Abstract 1367: Tissue-specific Liver X Receptor Activation Promotes Macrophage Reverse Cholesterol Transport in vivo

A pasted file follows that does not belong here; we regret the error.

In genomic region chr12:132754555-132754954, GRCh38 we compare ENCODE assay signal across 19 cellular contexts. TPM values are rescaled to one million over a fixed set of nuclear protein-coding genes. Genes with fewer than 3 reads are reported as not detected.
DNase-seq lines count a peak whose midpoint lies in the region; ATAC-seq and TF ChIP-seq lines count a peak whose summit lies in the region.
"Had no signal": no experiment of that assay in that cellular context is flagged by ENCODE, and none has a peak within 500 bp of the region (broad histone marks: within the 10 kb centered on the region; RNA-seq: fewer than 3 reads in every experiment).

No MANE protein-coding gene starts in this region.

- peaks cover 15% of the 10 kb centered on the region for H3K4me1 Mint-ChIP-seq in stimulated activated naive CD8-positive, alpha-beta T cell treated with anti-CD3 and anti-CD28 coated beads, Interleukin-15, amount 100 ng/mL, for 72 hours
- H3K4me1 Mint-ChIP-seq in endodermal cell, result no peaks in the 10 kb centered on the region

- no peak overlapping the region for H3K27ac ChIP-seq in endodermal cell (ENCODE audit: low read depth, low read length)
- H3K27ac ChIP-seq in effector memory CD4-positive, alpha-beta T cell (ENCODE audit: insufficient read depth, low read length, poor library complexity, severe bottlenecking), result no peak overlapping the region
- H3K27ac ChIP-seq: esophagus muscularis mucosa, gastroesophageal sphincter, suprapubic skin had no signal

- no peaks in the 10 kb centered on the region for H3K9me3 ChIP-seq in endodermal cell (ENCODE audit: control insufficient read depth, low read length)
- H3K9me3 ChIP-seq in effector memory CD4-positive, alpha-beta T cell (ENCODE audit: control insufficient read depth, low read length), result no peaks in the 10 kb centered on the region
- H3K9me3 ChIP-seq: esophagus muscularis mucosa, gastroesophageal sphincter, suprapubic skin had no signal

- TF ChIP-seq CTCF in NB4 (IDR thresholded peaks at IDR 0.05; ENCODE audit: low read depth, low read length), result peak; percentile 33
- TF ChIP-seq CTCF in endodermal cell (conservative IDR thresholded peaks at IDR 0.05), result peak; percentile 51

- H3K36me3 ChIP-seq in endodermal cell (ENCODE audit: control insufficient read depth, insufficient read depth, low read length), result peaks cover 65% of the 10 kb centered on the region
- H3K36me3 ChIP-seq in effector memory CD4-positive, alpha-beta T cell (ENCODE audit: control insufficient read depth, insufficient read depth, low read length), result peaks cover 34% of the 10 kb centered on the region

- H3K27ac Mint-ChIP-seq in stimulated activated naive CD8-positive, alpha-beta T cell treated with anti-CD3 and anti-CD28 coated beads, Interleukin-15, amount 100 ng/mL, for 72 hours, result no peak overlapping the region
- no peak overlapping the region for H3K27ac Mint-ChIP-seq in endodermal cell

Reverse cholesterol transport (RCT) is a crucial pathway for excess cholesterol from macrophages to liver, following by excretion into bile and feces. We have already reported that a systemic liver X receptor (LXR) agonist promotes macrophage RCT in vivo. However, LXR agonists can increase hepatic triglyceride synthesis and causes fatty liver and hypertriglyceridemia. We tested the hypothesis that tissue-specific LXR activation could activate RCT without liver side-effects. Thus, we analyzed the effect of tissue-specific LXR effects on RCT, especially in the small intestine and macrophages. To evaluate the effect of LXR activation in the small intestine on RCT, wild-type mice were treated with either vehicle, GW3965 (systemic agonist), or GW6340 (intestine-specific agonist), followed by in vivo RCT study. GW6340 induced LXR-target gene exclusively in the small intestine, and showed no effect in the liver. Administration of both GW3965 and GW6340 significantly increased [3H]-sterol movement from macrophage to feces. To evaluate the effect of macrophage LXR, we used LXRα/β deficiency mice and primary macrophages deficient in LXR expression; macrophage-specific LXR expression showed no significant change, but macrophage-specific LXR deficiency significantly reduced fecal [3H]-sterol counts. In conclusion, we demonstrate that the intestine-specific LXR agonist promotes RCT in vivo without liver-related side effects, and macrophage LXR plays an important role in promoting RCT. Based on these results, tissue-specific LXR activation is a suitable therapeutic target for preventing atherosclerosis.